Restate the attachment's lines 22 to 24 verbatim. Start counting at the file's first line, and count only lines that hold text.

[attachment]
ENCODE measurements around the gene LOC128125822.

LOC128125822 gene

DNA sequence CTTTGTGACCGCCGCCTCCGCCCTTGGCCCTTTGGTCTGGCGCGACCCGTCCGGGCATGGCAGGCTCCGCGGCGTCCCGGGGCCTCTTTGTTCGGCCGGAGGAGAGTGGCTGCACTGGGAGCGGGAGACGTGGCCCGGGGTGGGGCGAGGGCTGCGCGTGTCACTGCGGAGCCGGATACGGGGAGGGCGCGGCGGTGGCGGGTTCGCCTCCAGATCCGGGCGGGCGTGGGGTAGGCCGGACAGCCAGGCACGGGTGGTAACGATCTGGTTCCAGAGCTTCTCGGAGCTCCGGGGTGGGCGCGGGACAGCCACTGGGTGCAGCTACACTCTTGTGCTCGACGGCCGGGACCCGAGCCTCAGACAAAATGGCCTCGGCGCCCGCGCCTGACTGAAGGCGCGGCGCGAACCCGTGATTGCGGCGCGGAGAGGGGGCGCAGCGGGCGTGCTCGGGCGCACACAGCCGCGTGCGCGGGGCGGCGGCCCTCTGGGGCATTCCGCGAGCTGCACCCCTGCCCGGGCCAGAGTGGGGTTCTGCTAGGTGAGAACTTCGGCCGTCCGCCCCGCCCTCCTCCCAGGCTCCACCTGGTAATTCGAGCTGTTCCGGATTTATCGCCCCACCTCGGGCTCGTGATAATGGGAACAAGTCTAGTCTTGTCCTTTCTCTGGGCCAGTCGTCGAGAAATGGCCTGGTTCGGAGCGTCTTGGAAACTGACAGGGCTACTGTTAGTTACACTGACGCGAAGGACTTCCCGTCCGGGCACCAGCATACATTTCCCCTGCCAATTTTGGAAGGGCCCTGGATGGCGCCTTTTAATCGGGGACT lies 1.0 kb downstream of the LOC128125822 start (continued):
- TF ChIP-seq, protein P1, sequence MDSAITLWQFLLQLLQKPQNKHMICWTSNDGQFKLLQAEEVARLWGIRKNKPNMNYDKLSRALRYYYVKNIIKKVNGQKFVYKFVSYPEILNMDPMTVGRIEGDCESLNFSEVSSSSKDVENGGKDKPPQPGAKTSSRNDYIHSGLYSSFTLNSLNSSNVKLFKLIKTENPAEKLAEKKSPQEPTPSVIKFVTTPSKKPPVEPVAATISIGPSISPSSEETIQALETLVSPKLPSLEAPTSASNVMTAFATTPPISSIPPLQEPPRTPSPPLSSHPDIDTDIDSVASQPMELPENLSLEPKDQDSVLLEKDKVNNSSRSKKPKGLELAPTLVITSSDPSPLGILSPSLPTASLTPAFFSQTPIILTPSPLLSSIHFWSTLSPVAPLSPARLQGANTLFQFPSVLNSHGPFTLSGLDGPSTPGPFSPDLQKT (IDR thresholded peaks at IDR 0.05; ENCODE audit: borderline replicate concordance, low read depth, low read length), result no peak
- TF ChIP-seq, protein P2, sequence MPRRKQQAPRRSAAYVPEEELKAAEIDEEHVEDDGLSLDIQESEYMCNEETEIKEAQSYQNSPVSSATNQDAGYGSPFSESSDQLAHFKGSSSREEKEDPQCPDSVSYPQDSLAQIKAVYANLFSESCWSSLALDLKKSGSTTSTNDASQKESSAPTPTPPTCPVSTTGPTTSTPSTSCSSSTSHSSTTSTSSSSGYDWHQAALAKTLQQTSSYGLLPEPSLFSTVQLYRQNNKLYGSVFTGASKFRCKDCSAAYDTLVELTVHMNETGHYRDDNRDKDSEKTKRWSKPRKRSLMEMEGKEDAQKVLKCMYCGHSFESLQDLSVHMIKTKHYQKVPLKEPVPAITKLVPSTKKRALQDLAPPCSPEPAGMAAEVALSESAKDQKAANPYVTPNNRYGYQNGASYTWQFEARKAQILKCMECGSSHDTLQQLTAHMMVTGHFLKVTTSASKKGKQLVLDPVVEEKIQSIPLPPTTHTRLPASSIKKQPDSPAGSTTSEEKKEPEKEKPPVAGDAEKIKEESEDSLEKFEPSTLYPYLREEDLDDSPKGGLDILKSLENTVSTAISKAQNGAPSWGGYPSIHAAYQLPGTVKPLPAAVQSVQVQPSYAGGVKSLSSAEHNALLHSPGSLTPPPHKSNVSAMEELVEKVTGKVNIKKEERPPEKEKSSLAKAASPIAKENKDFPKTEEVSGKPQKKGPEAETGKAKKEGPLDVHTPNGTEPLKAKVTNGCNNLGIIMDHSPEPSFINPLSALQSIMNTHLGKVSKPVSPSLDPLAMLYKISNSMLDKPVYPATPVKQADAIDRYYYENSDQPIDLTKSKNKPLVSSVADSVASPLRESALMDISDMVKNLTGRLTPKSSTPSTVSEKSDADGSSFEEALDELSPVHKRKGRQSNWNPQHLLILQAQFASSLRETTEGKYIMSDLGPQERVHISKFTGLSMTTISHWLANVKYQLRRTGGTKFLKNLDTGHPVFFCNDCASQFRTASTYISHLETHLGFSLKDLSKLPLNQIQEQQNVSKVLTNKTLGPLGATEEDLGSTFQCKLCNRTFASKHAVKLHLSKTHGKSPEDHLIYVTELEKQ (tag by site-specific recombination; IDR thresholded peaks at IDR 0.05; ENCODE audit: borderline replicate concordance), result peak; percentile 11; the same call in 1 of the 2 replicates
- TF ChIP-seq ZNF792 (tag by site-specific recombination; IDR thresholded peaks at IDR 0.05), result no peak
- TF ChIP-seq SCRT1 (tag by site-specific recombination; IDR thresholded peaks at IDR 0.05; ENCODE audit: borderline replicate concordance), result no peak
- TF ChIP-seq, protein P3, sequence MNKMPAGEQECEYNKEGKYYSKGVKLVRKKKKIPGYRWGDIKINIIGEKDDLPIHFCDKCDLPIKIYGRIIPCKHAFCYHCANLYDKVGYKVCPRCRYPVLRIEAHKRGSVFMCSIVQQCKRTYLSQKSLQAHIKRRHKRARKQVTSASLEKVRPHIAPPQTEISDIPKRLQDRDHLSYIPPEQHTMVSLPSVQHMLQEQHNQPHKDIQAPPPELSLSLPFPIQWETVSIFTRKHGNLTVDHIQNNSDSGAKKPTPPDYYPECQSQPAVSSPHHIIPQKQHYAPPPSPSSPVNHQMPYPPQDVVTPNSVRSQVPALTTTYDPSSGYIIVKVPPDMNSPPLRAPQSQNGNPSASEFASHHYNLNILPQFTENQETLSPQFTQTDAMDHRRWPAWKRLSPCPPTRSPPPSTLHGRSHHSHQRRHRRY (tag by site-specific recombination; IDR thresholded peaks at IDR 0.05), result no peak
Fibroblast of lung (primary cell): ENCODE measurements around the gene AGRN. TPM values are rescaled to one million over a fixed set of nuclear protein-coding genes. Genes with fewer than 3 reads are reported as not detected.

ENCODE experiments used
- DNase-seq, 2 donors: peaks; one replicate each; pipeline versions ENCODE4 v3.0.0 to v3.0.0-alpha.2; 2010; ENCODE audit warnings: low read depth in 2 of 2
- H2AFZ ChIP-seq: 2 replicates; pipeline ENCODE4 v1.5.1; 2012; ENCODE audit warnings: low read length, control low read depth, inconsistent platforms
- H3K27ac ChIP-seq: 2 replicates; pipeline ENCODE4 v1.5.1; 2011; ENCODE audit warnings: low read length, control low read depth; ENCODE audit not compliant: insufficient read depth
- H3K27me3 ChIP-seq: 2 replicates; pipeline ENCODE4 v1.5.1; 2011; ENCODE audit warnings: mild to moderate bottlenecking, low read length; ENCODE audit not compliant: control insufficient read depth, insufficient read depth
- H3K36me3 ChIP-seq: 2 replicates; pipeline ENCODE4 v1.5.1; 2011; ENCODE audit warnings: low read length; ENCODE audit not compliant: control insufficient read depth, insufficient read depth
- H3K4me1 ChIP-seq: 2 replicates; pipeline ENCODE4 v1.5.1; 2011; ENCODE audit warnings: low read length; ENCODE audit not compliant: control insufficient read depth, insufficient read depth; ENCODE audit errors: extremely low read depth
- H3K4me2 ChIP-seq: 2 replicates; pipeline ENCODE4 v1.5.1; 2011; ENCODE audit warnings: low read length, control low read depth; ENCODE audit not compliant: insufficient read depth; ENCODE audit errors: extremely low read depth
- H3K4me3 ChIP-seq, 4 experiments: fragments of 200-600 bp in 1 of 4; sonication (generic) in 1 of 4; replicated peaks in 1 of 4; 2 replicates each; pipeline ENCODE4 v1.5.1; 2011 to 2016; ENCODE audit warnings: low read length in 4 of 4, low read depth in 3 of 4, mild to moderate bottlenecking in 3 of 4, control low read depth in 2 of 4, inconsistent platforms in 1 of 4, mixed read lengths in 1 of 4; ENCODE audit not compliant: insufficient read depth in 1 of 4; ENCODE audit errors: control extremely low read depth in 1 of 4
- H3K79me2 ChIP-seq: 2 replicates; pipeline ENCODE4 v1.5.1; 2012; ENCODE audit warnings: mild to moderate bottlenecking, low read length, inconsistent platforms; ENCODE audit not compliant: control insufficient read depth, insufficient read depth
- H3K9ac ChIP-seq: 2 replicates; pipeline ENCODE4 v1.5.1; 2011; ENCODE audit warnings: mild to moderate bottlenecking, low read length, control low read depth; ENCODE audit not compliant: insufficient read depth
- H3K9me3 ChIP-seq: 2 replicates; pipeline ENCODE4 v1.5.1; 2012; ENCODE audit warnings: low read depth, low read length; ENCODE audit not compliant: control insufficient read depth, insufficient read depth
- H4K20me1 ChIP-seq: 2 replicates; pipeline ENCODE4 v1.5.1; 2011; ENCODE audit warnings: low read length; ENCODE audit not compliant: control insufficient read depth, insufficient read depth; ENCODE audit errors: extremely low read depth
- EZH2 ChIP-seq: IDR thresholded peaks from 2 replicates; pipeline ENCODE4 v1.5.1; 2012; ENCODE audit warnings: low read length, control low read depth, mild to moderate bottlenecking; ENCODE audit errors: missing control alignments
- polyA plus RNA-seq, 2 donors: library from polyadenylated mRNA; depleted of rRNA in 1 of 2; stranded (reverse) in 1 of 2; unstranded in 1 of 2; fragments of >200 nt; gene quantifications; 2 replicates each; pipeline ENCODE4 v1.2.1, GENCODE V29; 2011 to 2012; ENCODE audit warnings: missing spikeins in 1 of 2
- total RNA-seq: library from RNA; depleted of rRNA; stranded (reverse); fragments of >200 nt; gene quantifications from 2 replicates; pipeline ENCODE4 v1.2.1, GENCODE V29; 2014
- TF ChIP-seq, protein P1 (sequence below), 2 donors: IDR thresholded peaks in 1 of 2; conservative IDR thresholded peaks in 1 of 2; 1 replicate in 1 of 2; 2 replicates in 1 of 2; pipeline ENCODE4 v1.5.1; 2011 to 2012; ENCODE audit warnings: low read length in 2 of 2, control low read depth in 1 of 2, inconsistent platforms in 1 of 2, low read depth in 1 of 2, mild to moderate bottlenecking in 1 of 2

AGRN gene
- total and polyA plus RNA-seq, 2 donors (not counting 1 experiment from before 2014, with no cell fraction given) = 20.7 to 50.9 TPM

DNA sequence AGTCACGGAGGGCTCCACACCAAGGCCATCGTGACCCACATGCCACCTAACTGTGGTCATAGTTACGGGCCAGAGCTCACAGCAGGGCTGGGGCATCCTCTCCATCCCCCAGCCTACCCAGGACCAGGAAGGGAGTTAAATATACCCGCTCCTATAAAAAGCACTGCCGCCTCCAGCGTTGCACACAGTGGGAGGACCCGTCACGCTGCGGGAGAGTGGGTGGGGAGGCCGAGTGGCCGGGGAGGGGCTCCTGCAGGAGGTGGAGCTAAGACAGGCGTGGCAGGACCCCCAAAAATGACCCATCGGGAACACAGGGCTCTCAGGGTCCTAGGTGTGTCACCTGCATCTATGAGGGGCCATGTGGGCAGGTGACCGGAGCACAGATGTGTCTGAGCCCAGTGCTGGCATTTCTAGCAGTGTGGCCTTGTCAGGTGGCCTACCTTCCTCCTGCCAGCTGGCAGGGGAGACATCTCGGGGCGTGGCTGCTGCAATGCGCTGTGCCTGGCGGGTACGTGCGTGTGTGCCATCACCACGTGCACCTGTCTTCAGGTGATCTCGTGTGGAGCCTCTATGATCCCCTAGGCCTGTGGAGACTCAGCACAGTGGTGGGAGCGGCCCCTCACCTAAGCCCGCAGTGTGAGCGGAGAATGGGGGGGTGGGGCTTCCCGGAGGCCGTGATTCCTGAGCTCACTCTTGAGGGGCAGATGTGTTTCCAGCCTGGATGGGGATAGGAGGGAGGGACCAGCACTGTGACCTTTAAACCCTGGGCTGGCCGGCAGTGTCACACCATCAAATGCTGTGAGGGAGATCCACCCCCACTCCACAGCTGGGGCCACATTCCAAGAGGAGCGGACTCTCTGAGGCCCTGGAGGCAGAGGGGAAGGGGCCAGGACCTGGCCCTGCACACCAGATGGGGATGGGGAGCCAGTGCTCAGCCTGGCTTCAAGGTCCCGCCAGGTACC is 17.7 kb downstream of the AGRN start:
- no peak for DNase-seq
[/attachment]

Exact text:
- H4K20me1 ChIP-seq: 2 replicates; pipeline ENCODE4 v1.5.1; 2011; ENCODE audit warnings: low read length; ENCODE audit not compliant: control insufficient read depth, insufficient read depth; ENCODE audit errors: extremely low read depth
- EZH2 ChIP-seq: IDR thresholded peaks from 2 replicates; pipeline ENCODE4 v1.5.1; 2012; ENCODE audit warnings: low read length, control low read depth, mild to moderate bottlenecking; ENCODE audit errors: missing control alignments
- polyA plus RNA-seq, 2 donors: library from polyadenylated mRNA; depleted of rRNA in 1 of 2; stranded (reverse) in 1 of 2; unstranded in 1 of 2; fragments of >200 nt; gene quantifications; 2 replicates each; pipeline ENCODE4 v1.2.1, GENCODE V29; 2011 to 2012; ENCODE audit warnings: missing spikeins in 1 of 2